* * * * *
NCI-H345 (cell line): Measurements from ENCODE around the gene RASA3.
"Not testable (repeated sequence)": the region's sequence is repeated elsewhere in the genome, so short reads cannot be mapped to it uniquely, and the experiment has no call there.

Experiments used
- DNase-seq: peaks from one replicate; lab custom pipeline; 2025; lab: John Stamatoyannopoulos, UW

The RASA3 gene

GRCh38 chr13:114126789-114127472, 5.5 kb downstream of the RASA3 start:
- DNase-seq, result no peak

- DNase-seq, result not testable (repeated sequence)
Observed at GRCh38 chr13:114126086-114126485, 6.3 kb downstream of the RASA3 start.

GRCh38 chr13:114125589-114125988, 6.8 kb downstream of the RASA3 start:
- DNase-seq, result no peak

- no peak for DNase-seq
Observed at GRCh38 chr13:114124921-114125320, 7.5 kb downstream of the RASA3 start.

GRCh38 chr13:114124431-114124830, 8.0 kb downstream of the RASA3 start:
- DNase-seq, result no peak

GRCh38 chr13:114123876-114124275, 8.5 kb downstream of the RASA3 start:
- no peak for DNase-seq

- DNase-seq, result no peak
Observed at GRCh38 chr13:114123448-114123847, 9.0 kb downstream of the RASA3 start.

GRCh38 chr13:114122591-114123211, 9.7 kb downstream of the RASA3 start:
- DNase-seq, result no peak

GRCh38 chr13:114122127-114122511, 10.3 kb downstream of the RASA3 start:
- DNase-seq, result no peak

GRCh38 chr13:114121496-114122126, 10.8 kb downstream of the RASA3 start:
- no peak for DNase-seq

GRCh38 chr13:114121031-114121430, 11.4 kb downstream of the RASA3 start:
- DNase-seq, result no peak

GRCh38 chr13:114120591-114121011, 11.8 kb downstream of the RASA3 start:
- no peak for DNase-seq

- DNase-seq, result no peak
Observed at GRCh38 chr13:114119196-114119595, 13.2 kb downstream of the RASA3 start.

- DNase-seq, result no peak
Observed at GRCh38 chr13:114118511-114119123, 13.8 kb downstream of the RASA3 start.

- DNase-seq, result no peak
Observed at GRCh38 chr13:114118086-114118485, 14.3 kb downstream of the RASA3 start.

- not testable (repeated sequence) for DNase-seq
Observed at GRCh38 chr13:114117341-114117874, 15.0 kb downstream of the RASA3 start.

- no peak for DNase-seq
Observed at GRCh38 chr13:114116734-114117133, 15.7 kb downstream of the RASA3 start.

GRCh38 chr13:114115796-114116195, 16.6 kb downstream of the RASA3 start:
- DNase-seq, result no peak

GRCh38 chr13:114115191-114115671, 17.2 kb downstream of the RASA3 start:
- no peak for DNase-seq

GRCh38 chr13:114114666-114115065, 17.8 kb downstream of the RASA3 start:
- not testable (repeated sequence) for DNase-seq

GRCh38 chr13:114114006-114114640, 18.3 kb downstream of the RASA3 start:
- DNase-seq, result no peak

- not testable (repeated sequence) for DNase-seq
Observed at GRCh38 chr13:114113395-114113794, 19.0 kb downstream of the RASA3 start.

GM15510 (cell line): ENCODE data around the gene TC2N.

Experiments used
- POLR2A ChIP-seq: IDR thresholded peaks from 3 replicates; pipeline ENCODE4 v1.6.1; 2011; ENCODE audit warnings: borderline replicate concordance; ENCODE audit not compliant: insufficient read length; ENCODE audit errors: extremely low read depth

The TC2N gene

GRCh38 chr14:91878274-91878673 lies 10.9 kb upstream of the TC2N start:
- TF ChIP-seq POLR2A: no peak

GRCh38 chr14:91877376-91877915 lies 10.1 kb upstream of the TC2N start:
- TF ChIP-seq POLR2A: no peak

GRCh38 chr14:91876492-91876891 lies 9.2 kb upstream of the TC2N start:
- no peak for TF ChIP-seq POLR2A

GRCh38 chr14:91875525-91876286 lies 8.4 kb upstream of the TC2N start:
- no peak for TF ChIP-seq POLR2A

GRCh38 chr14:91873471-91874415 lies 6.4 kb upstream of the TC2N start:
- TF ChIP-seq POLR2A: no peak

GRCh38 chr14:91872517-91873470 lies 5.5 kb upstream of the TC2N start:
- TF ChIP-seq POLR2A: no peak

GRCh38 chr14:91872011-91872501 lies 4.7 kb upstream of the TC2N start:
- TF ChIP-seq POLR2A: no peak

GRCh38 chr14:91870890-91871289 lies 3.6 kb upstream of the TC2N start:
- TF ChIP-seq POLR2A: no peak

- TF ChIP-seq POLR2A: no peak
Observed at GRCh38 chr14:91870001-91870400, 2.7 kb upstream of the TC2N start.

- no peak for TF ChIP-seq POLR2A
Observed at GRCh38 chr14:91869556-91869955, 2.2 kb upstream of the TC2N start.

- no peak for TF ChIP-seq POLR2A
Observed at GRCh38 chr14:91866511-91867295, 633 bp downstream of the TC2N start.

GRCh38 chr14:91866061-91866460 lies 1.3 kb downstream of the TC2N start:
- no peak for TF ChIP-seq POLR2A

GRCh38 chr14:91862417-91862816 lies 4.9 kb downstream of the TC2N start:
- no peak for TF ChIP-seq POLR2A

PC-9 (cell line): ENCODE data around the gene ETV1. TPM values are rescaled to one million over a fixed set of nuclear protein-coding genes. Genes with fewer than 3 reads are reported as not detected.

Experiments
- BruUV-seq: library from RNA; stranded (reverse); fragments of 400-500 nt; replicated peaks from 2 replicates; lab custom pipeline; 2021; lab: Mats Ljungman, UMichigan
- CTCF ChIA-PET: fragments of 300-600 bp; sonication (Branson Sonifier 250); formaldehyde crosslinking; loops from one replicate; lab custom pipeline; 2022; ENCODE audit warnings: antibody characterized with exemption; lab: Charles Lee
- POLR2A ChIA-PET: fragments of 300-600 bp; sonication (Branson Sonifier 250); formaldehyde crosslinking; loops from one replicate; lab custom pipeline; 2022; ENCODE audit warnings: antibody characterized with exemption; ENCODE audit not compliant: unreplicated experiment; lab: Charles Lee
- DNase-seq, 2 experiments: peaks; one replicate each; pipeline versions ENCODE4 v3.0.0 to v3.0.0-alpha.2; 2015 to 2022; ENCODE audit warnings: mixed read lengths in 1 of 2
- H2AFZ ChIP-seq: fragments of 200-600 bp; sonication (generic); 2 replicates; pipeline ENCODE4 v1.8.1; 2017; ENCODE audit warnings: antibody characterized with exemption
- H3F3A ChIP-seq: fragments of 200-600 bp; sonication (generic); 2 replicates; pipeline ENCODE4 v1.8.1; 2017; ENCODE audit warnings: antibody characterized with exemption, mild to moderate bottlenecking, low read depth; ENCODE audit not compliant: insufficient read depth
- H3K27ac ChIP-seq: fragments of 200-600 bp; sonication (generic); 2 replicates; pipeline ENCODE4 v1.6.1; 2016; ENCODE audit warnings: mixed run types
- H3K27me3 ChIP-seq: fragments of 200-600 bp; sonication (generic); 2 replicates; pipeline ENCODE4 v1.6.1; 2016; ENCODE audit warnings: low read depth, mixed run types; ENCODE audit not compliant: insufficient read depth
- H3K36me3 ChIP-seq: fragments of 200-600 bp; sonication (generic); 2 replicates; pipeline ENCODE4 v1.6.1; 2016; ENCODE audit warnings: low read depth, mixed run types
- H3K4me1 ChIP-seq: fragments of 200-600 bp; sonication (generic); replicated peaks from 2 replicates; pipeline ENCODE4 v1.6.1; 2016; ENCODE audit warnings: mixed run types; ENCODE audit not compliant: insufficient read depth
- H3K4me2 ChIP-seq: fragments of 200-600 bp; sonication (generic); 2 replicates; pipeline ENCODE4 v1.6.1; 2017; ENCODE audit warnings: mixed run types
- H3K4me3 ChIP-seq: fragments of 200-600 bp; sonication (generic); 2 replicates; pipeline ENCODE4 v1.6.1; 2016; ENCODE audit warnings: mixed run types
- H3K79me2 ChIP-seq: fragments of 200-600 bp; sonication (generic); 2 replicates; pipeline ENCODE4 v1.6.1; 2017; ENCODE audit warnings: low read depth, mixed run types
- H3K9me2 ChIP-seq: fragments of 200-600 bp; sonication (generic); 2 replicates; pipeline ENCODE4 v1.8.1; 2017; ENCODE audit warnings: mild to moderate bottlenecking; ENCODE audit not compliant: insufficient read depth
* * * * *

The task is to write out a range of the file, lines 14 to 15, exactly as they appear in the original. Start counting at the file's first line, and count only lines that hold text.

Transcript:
GRCh38 chr13:114124431-114124830, 8.0 kb downstream of the RASA3 start:
- DNase-seq, result no peak